China Challenges Korea in Shipbuilding
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China Challenges Korea in Shipbuilding


Chinese shipbuilders, who have been taking rapid strides on the global market, are emerging as rivals for the world’s leading shipyards in Korea and Japan. Chinese dockyards received record orders during the first five months of this year, including oil tankers, and container and bulk carriers. According to Lloyds, China grabbed 12.6 percent of the global shipbuilding market last year, up from 11.3 percent in 2001, 5.6 percent in 2000 and 2.5 percent in 1998. Construction by Chinese shipbuilders has so far been limited to low-value-added oil tankers and bulk carriers. But Chinese firms have started to make inroads to the higher value-added ship sectors like liquefied natural gas (LNG) carriers.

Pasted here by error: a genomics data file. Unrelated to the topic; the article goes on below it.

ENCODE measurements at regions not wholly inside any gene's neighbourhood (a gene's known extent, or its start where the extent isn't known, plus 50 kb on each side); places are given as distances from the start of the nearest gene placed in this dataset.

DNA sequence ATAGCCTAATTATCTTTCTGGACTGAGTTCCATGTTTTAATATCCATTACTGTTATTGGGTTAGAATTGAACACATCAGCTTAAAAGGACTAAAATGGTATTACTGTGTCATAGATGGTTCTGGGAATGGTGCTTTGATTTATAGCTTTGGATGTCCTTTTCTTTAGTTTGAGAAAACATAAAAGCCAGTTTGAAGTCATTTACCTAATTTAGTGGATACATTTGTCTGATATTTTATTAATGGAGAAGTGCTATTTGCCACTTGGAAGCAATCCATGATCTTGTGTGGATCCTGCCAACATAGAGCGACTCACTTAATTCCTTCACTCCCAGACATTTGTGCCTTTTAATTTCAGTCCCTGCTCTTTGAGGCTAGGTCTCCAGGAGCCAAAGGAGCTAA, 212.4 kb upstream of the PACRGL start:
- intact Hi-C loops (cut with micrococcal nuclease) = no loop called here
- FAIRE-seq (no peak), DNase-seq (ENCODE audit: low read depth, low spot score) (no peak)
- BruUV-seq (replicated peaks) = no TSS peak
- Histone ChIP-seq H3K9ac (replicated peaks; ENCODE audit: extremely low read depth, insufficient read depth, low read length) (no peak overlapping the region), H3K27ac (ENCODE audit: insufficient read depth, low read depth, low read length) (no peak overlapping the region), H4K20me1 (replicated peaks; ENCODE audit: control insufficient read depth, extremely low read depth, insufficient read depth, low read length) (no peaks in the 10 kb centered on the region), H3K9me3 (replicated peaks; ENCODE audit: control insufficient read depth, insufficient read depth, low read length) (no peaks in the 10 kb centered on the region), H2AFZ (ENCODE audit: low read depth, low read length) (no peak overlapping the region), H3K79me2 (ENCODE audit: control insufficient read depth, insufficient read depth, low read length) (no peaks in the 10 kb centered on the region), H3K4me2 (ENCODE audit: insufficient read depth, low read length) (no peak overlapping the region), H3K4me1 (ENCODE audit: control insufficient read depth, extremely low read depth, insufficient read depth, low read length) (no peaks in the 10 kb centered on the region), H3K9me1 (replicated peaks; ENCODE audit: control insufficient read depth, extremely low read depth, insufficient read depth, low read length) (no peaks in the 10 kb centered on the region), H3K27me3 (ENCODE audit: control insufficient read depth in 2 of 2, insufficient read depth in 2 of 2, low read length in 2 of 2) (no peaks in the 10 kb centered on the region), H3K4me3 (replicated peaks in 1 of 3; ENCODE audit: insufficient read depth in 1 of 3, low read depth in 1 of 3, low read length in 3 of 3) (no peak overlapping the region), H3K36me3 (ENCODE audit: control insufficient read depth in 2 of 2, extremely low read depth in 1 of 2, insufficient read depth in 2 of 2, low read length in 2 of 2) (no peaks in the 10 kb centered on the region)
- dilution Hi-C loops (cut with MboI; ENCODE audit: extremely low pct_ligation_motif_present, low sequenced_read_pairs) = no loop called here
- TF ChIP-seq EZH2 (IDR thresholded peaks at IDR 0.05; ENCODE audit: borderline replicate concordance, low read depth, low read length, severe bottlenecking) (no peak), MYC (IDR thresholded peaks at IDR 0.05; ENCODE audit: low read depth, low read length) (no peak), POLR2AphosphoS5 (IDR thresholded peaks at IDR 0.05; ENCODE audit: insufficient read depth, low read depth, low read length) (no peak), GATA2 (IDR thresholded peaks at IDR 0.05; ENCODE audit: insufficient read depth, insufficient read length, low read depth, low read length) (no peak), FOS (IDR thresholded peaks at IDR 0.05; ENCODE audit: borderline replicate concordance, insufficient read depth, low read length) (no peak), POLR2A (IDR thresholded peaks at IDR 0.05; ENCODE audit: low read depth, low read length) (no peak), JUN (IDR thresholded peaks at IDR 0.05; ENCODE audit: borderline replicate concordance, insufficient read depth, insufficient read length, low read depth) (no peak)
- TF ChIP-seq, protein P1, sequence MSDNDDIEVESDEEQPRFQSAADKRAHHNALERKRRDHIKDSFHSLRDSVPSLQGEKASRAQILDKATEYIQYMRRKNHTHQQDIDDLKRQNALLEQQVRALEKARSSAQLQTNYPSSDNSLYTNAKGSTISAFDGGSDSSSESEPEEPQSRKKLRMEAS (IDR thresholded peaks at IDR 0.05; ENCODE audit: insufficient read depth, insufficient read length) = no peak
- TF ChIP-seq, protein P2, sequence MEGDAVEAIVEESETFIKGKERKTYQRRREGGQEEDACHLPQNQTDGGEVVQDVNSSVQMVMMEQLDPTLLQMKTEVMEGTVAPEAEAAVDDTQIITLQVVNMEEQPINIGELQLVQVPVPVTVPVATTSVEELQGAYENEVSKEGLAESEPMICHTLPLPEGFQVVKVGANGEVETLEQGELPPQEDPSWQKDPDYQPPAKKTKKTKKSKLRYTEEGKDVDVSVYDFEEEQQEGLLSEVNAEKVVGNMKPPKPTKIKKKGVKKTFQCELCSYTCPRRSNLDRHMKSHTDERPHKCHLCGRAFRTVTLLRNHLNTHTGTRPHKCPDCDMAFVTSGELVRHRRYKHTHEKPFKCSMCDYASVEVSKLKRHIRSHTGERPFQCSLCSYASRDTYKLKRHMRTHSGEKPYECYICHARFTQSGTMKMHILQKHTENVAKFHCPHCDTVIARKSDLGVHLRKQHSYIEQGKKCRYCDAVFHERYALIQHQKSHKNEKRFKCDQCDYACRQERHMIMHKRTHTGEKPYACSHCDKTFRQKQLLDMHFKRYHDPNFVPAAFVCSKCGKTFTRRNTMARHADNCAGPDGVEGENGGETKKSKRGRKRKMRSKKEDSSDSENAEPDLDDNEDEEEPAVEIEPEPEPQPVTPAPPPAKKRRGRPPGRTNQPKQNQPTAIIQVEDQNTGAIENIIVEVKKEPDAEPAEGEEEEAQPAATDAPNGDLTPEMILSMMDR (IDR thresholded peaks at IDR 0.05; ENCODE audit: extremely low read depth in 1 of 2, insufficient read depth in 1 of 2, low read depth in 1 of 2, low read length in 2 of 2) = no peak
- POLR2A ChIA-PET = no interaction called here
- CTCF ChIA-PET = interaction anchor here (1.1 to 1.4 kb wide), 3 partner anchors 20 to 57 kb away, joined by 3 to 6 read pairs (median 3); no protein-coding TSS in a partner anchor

Chinese shipyards are reportedly busy upgrading their infrastructure in a bid to improve design, technology, productivity and delivery. At this stage, Korean and Japanese shipyards are ahead of their Chinese counterparts in technology and production capacity, but they are afraid that China will chip away at their market share in the future. China is estimated to be seven to eight years behind Korea in shipbuilding technology for LNG carriers and an average five years for other ship types. Fearing China’s rapid emergence as a global shipbuilding powerhouse, Korea’s big three shipbuilders - Hyundai Heavy Industries, Daewoo Shipbuilding and Marine Engineering and Samsung Heavy Industries, have been reluctant to form partnerships with Chinese shipyards for technology transfer.

The Korea Times  

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